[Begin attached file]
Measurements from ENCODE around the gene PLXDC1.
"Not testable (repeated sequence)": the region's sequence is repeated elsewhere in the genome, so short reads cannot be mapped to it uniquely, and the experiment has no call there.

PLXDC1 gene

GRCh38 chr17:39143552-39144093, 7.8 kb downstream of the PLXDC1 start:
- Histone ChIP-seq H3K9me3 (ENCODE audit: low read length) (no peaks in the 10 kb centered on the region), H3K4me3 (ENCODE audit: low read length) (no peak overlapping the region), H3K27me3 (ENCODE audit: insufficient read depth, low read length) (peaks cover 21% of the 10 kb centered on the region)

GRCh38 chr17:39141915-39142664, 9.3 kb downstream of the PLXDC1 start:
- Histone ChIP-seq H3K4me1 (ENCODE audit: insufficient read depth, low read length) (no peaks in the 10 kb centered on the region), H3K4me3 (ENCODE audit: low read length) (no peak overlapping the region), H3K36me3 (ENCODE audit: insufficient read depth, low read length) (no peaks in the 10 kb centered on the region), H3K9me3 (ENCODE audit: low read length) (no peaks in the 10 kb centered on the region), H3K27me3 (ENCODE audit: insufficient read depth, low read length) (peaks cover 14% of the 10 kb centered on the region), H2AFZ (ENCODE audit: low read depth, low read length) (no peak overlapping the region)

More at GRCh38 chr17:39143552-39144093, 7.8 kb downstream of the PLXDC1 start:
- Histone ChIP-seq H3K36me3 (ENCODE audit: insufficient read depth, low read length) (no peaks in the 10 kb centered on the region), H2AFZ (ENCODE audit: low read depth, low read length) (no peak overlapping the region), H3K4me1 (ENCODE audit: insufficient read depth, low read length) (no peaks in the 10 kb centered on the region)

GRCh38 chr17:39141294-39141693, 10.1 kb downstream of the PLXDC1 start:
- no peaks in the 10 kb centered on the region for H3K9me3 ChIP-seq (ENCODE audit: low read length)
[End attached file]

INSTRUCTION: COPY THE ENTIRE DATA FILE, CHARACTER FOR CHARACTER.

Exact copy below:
Measurements from ENCODE around the gene PLXDC1.
"Not testable (repeated sequence)": the region's sequence is repeated elsewhere in the genome, so short reads cannot be mapped to it uniquely, and the experiment has no call there.

PLXDC1 gene

GRCh38 chr17:39143552-39144093, 7.8 kb downstream of the PLXDC1 start:
- Histone ChIP-seq H3K9me3 (ENCODE audit: low read length) (no peaks in the 10 kb centered on the region), H3K4me3 (ENCODE audit: low read length) (no peak overlapping the region), H3K27me3 (ENCODE audit: insufficient read depth, low read length) (peaks cover 21% of the 10 kb centered on the region)

GRCh38 chr17:39141915-39142664, 9.3 kb downstream of the PLXDC1 start:
- Histone ChIP-seq H3K4me1 (ENCODE audit: insufficient read depth, low read length) (no peaks in the 10 kb centered on the region), H3K4me3 (ENCODE audit: low read length) (no peak overlapping the region), H3K36me3 (ENCODE audit: insufficient read depth, low read length) (no peaks in the 10 kb centered on the region), H3K9me3 (ENCODE audit: low read length) (no peaks in the 10 kb centered on the region), H3K27me3 (ENCODE audit: insufficient read depth, low read length) (peaks cover 14% of the 10 kb centered on the region), H2AFZ (ENCODE audit: low read depth, low read length) (no peak overlapping the region)

More at GRCh38 chr17:39143552-39144093, 7.8 kb downstream of the PLXDC1 start:
- Histone ChIP-seq H3K36me3 (ENCODE audit: insufficient read depth, low read length) (no peaks in the 10 kb centered on the region), H2AFZ (ENCODE audit: low read depth, low read length) (no peak overlapping the region), H3K4me1 (ENCODE audit: insufficient read depth, low read length) (no peaks in the 10 kb centered on the region)

GRCh38 chr17:39141294-39141693, 10.1 kb downstream of the PLXDC1 start:
- no peaks in the 10 kb centered on the region for H3K9me3 ChIP-seq (ENCODE audit: low read length)